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I have a product Exp[-I*Pi*x]*BesselK[-1, 2.43*Ix]. Now, Exp[-I*Pi*x] grows larger and larger as $x$ increases for imaginary large values, while BesselK[-1, 2.43*Ix] decreases. At a particular large imaginary value of $x$, while the product is finite, Exp[-I*Pi*x] is very large while BesselK[-1, 2.43*Ix] is around $10^{-300}$ and Mathematica sets the latter to be equal to zero, which makes the product become equal to zero.

Is there a way to tell Mathematica not to do this?

The exact input is:

Exp[-I*Pi*x]*BesselK[-1, 2.43*I*x] /. x -> I*290 // N  

This returns -1.97747*10^88 - 2.456351670414645*10^700I
If I write: Exp[-I*Pi*x]*BesselK[-1, 2.43*I*x] /. x -> I*291 // N
then it returns 0. - 6.445487767605421*10^702 I
So, there is a jump in the transition of x=290 to x=291

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closed as off-topic by Bob Hanlon, m_goldberg, gpap, Öskå, José Antonio Díaz Navas Aug 25 '18 at 11:15

This question appears to be off-topic. The users who voted to close gave this specific reason:

  • "This question arises due to a simple mistake such as a trivial syntax error, incorrect capitalization, spelling mistake, or other typographical error and is unlikely to help any future visitors, or else it is easily found in the documentation." – Bob Hanlon, m_goldberg, gpap, Öskå, José Antonio Díaz Navas
If this question can be reworded to fit the rules in the help center, please edit the question.

  • 1
    $\begingroup$ What is the exact input that produces what? Do you really mean ix or rather I x? $\endgroup$ – Henrik Schumacher Aug 20 '18 at 20:05
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    $\begingroup$ What is ix? Somthing like I x? $\endgroup$ – Ulrich Neumann Aug 20 '18 at 20:06
  • $\begingroup$ Oh, yes, I meant Ix. I will edit the question. $\endgroup$ – TheQuantumMan Aug 20 '18 at 20:06
  • $\begingroup$ What is "some number"? $\endgroup$ – Henrik Schumacher Aug 20 '18 at 20:09
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    $\begingroup$ Can't reproduce this. $\endgroup$ – Jens Aug 20 '18 at 20:15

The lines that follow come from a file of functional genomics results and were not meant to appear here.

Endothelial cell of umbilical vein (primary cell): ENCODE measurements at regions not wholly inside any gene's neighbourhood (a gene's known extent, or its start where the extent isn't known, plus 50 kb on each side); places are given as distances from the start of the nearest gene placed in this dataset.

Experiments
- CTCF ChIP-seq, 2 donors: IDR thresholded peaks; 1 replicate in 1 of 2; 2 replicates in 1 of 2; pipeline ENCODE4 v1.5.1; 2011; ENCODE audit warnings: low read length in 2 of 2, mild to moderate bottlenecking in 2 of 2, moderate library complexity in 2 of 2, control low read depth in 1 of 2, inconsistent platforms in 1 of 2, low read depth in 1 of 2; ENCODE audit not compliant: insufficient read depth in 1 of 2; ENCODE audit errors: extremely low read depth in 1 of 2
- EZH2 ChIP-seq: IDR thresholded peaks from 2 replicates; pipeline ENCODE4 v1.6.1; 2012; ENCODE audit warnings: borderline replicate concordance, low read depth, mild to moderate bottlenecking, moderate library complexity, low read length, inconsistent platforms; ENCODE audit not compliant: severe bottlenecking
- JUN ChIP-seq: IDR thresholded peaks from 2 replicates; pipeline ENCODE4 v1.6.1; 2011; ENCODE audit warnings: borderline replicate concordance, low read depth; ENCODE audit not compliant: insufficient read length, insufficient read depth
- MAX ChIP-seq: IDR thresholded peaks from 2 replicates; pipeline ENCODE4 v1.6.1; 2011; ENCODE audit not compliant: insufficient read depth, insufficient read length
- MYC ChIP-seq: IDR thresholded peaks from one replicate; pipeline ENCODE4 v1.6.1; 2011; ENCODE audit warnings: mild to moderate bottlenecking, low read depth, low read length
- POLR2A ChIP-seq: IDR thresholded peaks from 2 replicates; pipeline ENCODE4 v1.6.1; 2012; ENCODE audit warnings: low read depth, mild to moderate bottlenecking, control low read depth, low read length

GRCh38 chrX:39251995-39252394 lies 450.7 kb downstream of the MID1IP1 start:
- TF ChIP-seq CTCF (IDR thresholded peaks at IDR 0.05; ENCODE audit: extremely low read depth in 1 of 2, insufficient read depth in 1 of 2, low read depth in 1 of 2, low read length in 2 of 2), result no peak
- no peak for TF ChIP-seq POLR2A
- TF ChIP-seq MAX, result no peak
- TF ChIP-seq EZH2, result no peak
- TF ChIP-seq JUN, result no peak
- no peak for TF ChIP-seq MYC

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Use arbitrary precision rather than machine precision.

$Version

(* "11.3.0 for Mac OS X x86 (64-bit) (March 7, 2018)"

Exp[x]*BesselK[-1, I x] /. x -> I*290.`20

(* 5.3594789574372585*10^124 - 3.6455728547082617*10^124 I *)

Exp[x]*BesselK[-1, I x] /. x -> I*290 // N[#, 20] &

(* 5.3594789574372584720*10^124 - 3.6455728547082616665*10^124 I *)

EDIT:

expr = Exp[-I Pi x]*BesselK[-1, I x] /. x -> I*706 // N[#, 650] &;

expr // NumberForm[#, 6] &

enter image description here

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  • $\begingroup$ Exp[-IPix]*BesselK[-1, 2.43*I*x] /. x -> I*291 // N[#, 20] & There still exists a jump between 290 and 291. $\endgroup$ – TheQuantumMan Aug 20 '18 at 20:32
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    $\begingroup$ That's because you used the machine number 2.43. Calculations with machine numbers yield machine numbers without any precision tracking. Raising the precision to 20 afterward does nothing useful. $\endgroup$ – John Doty Aug 20 '18 at 20:41
  • $\begingroup$ @JohnDoty If you put $1$ at the place of $2.43$, you get the jump between 705I and 705 I. But, that is by using //N and not //N[#,20]. (There seems to be a problem in my version with //N[#,20]) $\endgroup$ – TheQuantumMan Aug 20 '18 at 20:50
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    $\begingroup$ Yes. //N takes you explicitly into the domain of machine numbers. So, implicitly, does 2.43. With machine numbers you get speed without precision control. But 1 is exact, and //N[#,20] gives you a controlled precision result. $\endgroup$ – John Doty Aug 20 '18 at 20:56
  • $\begingroup$ @TheQuantumMan - You need to include the & after the //N[#,20] i.e., //N[#,20]& See Function $\endgroup$ – Bob Hanlon Aug 20 '18 at 21:00
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How about

fn[x_] := Exp[-I*Pi*x]*BesselK[-1, 243/100*I*x]

fn[I*290`20]
(*-1.9774702657848900*10^88 - 2.4563516704146749*10^700 I*)

fn[I*291`20]
(*-4.0216330025933670*10^88 - 6.445487767605888*10^702 I*)

fn[I*706`20]
(*-4.610286369132861*10^216 - 6.271805320261515*10^1706 I*)
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